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Domaine des Baumard Crémant de Loire Tirage 2004

Domaine des Baumard Crémant de Loire Tirage 2004

Looking back through all my featured wines in my Weekend Wine posting, many of which originate from the appellations of the Loire Valley, I was surprised to see I have never focused in on Crémant de Loire. Perhaps it just doesn’t have the cachet or other sparkling wine appellations such as Vouvray or Saumur? The former of this pair has a strong following in some quarters, the wines popular either on the grounds of their intrinsic quality (which with some domaines can be extraordinarily high) and I suspect for some geeky, acid-hungry cliques they offer something to drink which is different to what everybody else is imbibing. The latter appellation might not instil such anorak-rich fervour but Saumur does provide an awful lot of drinkers with an awful lot of fizz (some of which is a long way from being awful), Saumur being the largest source of sparkling wine anywhere in the world outside of Champagne.

Domaine des Baumard Cremant de Loire Tirage 2004But every region of France (or most, anyway) has its version of crémant, and the Loire is no exception. And despite the fact that this is a relatively young appellation, having only been born in 1975, it today provides an important avenue for the production of good quality sparklers outside the longer-established and more localised appellations. This is a multi-regional wine, as the fruit may be sourced from a very wide area spread across much of Anjou & Saumur, and also Touraine. And just as the wines have broad geographical origins they also have a much broader base in terms of variety; whereas Saumur Mousseux restricts Chardonnay and Sauvignon Blanc to 20% of the blend, and red varieties to 60%, the rules here are much more relaxed. And the range is wider too; eligible varieties include Chenin Blanc, Menu Pineau (also known as Arbois or Petit Verdet) or Chardonnay (no Sauvignon Blanc, unlike Saumur), Grolleau Gris and Noir, the two Cabernets, Pineau d’Aunis and Pinot Noir.

Although this wide choice of varieties may seem rather lax, and yields can also be high (50 hl/ha plus the annual plafond limite de classement which may increase this by up to 20%), Crémant de Loire is subject to other regulations which are intended to enhance quality. These include stipulation of transport of the harvest in small récipients non étanches (non-watertight crates), pressing by helical or chain-based techniques are forbidden, maximum pressure is stipulated, and the wine must spend twelve months in bottle before release, including nine months on its lees. As a result it might be a natural conclusion that wines bottled as Crémant de Loire are more set to give pleasure than those bottled as Saumur, but on tasting it becomes clear – depending on your preferred style – that there are naturally exceptions to this rather flimsy rule. For the quality-orientated the appellation does, however, facilitate the production of some excellent wines, often featuring large proportions of Chardonnay or Chenin Blanc.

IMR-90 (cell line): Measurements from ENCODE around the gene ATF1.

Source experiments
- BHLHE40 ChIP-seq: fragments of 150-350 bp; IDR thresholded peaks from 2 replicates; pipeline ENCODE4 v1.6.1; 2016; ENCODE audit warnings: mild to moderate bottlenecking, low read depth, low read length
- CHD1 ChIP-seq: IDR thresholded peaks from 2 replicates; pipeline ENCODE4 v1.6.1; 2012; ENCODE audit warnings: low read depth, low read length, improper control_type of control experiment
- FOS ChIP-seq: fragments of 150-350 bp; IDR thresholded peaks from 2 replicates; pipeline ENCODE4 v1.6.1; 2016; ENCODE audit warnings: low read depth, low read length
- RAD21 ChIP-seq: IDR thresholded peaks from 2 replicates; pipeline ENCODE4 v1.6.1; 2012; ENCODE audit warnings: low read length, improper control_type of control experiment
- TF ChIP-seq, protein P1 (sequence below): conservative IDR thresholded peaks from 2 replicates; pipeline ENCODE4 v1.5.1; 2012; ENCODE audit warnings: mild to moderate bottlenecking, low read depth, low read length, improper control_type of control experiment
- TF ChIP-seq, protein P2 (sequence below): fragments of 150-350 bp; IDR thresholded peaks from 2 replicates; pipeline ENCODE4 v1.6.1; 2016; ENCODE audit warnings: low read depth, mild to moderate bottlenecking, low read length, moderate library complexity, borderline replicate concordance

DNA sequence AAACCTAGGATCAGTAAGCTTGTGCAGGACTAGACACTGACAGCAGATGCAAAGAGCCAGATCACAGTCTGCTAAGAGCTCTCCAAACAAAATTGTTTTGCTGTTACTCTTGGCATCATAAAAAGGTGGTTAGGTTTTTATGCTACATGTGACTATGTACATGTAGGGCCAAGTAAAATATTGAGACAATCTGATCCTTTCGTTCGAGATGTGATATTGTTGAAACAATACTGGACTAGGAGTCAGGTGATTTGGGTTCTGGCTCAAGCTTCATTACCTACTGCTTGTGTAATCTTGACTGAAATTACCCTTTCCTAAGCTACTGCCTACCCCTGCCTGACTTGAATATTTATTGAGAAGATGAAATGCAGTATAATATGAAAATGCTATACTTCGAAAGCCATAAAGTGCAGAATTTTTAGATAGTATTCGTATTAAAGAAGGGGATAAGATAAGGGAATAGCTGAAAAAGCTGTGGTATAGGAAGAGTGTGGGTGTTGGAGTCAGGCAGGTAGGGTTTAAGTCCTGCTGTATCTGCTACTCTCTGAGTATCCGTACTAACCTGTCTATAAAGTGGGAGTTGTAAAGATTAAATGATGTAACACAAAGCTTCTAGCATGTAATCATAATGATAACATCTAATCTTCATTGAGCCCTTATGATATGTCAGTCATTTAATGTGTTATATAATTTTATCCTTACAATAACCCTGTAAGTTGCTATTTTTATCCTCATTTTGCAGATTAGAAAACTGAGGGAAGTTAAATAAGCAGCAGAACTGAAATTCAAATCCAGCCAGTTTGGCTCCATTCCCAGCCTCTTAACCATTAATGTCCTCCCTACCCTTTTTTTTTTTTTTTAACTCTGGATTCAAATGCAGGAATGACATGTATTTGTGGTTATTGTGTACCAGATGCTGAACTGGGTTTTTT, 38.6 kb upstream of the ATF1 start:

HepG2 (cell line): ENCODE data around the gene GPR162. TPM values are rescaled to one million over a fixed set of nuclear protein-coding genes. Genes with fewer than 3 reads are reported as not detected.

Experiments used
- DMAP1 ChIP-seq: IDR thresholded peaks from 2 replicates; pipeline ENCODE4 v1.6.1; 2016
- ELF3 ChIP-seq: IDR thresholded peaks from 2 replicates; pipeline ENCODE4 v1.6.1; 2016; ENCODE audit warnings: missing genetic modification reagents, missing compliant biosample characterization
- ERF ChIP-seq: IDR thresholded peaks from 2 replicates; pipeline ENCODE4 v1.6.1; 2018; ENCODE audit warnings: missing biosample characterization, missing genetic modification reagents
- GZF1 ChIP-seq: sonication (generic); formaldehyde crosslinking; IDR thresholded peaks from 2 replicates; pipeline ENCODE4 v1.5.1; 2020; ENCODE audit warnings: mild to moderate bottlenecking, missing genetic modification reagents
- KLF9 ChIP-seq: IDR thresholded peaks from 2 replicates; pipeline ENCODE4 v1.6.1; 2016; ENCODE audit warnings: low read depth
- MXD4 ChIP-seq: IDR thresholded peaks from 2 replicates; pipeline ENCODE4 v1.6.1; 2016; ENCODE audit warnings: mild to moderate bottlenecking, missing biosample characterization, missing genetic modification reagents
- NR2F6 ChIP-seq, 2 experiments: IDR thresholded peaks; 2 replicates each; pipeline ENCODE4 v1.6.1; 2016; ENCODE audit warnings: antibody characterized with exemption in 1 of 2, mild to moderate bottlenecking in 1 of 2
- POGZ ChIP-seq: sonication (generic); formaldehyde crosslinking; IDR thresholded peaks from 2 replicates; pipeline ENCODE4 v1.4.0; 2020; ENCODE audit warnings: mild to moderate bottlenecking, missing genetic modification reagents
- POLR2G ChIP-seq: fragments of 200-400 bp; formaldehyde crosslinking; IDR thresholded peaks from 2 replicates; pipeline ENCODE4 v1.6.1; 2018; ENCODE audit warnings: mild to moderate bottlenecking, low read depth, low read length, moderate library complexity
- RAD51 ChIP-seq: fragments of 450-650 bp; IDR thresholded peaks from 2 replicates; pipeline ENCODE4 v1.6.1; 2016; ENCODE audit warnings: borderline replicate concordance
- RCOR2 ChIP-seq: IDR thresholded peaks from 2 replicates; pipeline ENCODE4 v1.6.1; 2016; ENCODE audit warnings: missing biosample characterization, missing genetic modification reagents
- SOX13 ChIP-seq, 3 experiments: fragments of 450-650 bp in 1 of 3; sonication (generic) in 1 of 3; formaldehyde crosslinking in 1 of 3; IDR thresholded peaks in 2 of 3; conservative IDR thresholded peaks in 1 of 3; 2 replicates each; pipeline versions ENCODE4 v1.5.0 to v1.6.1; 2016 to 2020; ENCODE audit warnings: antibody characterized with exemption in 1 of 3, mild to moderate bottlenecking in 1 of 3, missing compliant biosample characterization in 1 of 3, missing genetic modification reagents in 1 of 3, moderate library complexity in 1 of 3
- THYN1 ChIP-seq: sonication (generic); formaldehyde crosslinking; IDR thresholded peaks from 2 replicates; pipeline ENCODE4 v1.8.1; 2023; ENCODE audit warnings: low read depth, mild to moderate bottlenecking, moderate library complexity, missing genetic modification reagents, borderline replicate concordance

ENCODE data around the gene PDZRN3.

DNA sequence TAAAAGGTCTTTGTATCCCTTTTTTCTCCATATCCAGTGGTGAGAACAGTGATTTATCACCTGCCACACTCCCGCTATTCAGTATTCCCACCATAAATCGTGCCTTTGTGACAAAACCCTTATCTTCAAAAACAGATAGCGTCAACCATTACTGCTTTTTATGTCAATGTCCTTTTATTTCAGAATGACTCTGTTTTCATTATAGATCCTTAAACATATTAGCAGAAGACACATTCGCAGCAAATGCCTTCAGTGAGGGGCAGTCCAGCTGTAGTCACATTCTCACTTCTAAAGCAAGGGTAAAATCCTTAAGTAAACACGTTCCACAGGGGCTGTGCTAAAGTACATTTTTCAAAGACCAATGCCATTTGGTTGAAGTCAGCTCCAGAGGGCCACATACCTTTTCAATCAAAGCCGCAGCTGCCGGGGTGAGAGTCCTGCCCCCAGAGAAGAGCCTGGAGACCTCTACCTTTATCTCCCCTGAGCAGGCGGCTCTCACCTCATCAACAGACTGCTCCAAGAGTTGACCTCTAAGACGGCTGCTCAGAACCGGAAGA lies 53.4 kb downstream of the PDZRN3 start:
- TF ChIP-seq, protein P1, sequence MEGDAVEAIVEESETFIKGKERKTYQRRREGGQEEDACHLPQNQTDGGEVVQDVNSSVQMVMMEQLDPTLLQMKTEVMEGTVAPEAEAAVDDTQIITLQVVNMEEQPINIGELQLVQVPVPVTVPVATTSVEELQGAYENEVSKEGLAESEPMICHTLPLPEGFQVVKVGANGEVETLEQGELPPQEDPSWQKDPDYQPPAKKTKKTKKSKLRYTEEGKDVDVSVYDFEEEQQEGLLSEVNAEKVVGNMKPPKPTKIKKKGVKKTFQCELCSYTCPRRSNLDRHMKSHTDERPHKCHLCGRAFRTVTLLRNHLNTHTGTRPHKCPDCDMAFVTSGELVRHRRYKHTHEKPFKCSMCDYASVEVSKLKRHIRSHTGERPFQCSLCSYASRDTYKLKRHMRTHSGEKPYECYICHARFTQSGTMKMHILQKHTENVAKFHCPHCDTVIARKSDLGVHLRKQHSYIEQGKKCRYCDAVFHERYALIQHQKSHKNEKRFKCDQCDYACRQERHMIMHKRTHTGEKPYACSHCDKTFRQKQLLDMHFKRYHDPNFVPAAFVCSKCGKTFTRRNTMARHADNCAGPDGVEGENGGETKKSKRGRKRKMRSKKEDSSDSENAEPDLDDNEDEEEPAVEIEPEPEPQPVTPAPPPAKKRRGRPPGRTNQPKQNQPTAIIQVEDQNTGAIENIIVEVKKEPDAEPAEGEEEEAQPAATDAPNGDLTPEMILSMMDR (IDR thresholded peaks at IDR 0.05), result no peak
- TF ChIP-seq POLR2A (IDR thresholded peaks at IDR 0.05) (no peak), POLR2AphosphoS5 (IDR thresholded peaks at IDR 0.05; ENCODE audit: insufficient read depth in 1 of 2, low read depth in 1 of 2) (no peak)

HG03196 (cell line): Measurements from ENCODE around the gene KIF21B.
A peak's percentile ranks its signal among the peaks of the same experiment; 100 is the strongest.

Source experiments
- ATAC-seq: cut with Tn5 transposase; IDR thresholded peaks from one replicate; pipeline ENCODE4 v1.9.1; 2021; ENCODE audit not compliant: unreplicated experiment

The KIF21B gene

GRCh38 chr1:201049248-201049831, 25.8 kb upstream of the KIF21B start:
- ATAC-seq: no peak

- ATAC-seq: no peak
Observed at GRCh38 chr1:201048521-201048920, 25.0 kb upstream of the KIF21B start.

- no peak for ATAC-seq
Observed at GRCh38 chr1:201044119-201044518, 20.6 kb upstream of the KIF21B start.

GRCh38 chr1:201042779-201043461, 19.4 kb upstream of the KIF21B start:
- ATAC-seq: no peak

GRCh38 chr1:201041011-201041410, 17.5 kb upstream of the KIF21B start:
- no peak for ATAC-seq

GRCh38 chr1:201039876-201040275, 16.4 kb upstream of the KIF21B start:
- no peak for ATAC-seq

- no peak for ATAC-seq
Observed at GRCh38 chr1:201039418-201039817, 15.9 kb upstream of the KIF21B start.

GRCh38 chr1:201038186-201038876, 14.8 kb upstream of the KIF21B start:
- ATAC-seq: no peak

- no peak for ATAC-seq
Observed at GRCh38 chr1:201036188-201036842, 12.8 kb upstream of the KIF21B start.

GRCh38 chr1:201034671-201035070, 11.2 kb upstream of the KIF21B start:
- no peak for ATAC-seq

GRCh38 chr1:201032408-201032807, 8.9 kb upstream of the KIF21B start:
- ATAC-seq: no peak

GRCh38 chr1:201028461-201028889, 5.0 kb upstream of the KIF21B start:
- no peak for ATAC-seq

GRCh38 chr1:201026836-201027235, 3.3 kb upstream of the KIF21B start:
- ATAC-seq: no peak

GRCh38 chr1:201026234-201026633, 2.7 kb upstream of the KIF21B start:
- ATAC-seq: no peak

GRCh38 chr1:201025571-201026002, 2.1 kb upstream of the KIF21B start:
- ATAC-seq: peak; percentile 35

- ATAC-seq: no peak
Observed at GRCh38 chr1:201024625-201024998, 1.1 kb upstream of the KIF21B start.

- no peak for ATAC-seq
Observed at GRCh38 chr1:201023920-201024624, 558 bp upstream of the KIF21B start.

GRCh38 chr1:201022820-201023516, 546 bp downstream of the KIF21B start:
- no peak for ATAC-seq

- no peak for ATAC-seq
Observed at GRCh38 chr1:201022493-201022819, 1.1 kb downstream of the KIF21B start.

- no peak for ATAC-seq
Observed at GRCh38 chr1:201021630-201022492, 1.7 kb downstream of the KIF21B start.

Many of the Saumur houses produce a good Crémant, but only Langlois-Chateau make a strong feature of it; of the five sparkling wines produced here, four are Crémant, one (the 100% Cabernet Franc red sparkler Carmin Dry) is a Vin Mousseux de Qualité. A number of smaller domaines also channel some fruit into this style of wine, and one example is Domaine des Baumard. As well as the non-vintage Carte Turquoise (which features Chenin Blanc) and Carte Corail (a delicious Cabernet Franc rosé) there is this week’s wine, Tirage, a vintage cuvée which casts the spotlight on Chardonnay. Having picked up some at the domaine a few years ago I recently decided it was time to let one of them see the light of day. In the glass, the Domaine des Baumard Crémant de Loire Tirage 2004 displays a vibrant colour, a very pale yellow, tinged with green, and with a gentle bead. The nose is fresh and lively, a mix of lemons rolled with stones, tinged with a little face cream and herby tarragon. On the palate there is a nicely rounded feel to it, although the focus of wine is the vibrant acidity, the lean and stony texture. Around it there is swirled the zest of lemon and lime, mixed with a sherbetty, soft, creamy minerality which gives the wine lovely breadth in the mouth. Lovely length of flavour through the palate, and a little persistence at the end. A wine not really showing much in terms of complexity, but there is a fine composition to it. Overall, it’s good. If I had any more bottles I would have absolute confidence that they could go for years in the cellar yet, but sadly I have just realised that this bottle was my last one. Tant pis! 16/20 (10/5/10)

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